One of the most intense and unrelenting films of the silent era, Carl Theodor Dreyer’s The Passion of Joan of Arc remains in a league all its own. In addition to containing a performance by Maria Falconetti as Joan of Arc that is rightly considered one of the greatest film portrayals of all time, the film was also groundbreaking for its use of close-ups.

Dreyer spent lots of time and money on the meticulous sets, which is kind of funny because very little of the actual set can be seen during the film. Because of Dreyer’s use of tight, close-up shots of the actor’s faces, he creates a subtle claustrophobic sense of dread, and the viewer feels like they can’t get out.


4. M (1931)

m 1931

The films of Fritz Lang have a raw power that sets them apart from the films of any other director. So many of Lang’s great black and white films could have been used here, including Metropolis, Fury or While the City Sleeps, but M was chosen because Lang is able to create a frenetic, exhaustive masterpiece that was both a German Expressionist landmark, and a precursor to the American film noirs of the forties and fifties.

Lang and his cinematographer, Fritz Arno Wagner, created a dark, shadowy underworld that could only ever be imagined in black and white.


5. Stagecoach (1939)


Like Lang, it would have been impossible to have not included a film by John Ford on this list. Though some of Ford’s best films are in color (The Searchers, for example), Ford’s understanding of the framing and composition of each shot, and the way he lit his films, was perfect for black and white.

The Grapes of Wrath and The Informer are both terrific examples of Ford’s fantastic black and white repertoire, but Stagecoach, one of his best westerns, stands out. The cinematography by Bert Glennon feels as fresh and lively as it must have to audiences in 1939; black and white films don’t age or lose their luster as color films of the period sometimes do. The chase scene, for instance, is a spell-binding example of Ford’s prowess in directing action sequences.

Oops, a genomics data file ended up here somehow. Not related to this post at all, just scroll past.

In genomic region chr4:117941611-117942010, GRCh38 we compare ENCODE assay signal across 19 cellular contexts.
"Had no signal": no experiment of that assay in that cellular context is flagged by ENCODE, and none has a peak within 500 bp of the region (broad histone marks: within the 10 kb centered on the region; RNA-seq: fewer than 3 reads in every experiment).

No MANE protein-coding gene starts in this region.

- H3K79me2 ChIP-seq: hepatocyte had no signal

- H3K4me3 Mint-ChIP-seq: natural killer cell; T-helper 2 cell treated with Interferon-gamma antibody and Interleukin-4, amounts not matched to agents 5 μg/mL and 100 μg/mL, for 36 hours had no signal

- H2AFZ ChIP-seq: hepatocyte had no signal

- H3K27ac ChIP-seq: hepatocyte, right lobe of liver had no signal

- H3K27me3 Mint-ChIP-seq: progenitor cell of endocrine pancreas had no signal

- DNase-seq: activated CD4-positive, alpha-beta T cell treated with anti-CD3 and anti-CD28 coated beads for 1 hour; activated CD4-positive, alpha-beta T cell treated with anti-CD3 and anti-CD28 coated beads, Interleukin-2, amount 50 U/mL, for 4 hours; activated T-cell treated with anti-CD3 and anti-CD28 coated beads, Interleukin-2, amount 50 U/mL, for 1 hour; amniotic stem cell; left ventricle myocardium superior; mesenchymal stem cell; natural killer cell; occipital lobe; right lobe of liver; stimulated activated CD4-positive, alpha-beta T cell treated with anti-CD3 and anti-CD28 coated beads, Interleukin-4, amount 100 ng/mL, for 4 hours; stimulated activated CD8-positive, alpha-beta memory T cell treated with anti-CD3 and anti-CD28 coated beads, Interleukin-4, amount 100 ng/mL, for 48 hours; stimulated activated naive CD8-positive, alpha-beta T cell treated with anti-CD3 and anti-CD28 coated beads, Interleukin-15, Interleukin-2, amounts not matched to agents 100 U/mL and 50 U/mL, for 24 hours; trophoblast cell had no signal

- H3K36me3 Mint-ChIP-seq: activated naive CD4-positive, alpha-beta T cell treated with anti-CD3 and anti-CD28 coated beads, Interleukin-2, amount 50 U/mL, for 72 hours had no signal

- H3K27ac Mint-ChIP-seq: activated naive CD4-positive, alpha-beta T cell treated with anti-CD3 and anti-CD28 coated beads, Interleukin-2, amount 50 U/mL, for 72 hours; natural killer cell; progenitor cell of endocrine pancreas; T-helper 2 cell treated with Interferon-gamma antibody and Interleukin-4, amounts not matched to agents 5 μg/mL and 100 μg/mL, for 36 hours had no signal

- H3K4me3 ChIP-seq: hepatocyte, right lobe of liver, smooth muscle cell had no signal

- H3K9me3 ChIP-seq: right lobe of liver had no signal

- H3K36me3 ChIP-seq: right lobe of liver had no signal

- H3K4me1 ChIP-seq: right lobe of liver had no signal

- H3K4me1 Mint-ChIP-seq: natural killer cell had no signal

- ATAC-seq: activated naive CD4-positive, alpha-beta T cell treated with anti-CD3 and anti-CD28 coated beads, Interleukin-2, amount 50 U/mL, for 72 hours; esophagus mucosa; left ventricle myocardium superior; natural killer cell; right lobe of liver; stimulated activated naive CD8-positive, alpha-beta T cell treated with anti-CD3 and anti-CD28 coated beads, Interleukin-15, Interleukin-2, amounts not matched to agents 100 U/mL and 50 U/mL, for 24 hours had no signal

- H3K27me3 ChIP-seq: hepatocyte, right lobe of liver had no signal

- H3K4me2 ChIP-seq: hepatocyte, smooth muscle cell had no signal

6. Brief Encounter (1945)


One of the many great things a black and white movie can do is use the lighting of the scene to suggest the inner struggles of a film’s characters.

David Lean, in his remarkable film version of Noel Coward’s play Still Life, does exactly that. He uses shadow and light while filming his heroine, housewife Celia Johnson, who is contemplating having an affair with Trevor Howard. Lean and his cinematographer, Robert Krasker, use subtle lighting effects to suggest what isn’t said.


7. Notorious (1946)


One of the worst things about the colorization of black and white films is that what works in black and white may not necessarily work in color. This is why colorized films are, at their essence, inherently wrong. Filmmakers working in black and white have a very specific design behind both the composition and lighting of their films, and colorization makes all that meticulous planning meaningless.

Take a film like Notorious, for example. Alfred Hitchcock made several beautiful films in color, but Notorious could only work in black and white. The film, which involves spies and Nazis in South America, itself, is a game of shadows, so it must exist in a medium that highlights the literal shadows found in the film.


8. Out of the Past (1947)

Out of the Past (1947)

It’s appalling the number of classic films that have been colorized over the years, all seemingly to “modernize” or “better” a picture, but there are few genres that seem sillier to colorize than the film noir. Film noir is a world of darkness and little light, a world of shadows.

By colorizing film noir, they are not adding but taking away much of the impact. Jacques Tourneur’s Out of the Past, one of the finest film noirs ever made, remains a shimmering example of why film noir works best in black and white.